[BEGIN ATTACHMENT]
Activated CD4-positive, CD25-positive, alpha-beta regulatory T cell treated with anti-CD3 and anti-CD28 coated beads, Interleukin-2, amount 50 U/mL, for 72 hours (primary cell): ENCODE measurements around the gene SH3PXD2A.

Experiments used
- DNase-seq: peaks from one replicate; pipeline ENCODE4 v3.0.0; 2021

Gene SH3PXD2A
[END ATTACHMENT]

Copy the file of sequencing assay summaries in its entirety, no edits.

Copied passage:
Activated CD4-positive, CD25-positive, alpha-beta regulatory T cell treated with anti-CD3 and anti-CD28 coated beads, Interleukin-2, amount 50 U/mL, for 72 hours (primary cell): ENCODE measurements around the gene SH3PXD2A.

Experiments used
- DNase-seq: peaks from one replicate; pipeline ENCODE4 v3.0.0; 2021

Gene SH3PXD2A